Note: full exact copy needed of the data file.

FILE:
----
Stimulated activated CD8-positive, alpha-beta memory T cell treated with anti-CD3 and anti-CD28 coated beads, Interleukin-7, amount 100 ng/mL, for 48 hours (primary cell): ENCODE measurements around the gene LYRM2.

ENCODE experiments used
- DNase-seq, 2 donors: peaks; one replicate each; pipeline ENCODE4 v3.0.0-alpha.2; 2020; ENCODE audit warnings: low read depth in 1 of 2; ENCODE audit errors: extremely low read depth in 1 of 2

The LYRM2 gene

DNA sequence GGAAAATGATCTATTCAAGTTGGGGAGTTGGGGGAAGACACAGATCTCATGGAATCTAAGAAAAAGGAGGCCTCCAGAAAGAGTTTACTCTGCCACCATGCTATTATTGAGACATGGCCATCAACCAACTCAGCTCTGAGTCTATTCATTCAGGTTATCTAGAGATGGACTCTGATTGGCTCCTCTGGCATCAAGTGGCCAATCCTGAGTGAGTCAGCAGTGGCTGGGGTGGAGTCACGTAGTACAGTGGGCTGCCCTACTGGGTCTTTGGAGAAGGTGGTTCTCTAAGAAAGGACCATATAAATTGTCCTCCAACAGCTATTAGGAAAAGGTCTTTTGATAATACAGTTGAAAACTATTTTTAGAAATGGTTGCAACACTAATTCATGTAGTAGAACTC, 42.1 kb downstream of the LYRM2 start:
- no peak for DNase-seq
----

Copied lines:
Stimulated activated CD8-positive, alpha-beta memory T cell treated with anti-CD3 and anti-CD28 coated beads, Interleukin-7, amount 100 ng/mL, for 48 hours (primary cell): ENCODE measurements around the gene LYRM2.

ENCODE experiments used
- DNase-seq, 2 donors: peaks; one replicate each; pipeline ENCODE4 v3.0.0-alpha.2; 2020; ENCODE audit warnings: low read depth in 1 of 2; ENCODE audit errors: extremely low read depth in 1 of 2

The LYRM2 gene

DNA sequence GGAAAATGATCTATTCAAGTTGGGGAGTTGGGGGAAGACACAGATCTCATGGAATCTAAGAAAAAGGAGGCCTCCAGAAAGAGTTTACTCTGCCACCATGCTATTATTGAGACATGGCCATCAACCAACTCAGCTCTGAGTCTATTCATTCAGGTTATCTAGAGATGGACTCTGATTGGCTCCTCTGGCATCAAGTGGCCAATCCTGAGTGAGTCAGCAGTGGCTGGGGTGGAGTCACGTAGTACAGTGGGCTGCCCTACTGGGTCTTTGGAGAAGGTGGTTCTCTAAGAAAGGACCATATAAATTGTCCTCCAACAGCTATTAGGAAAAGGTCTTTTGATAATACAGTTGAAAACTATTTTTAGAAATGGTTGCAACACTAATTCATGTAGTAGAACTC, 42.1 kb downstream of the LYRM2 start:
- no peak for DNase-seq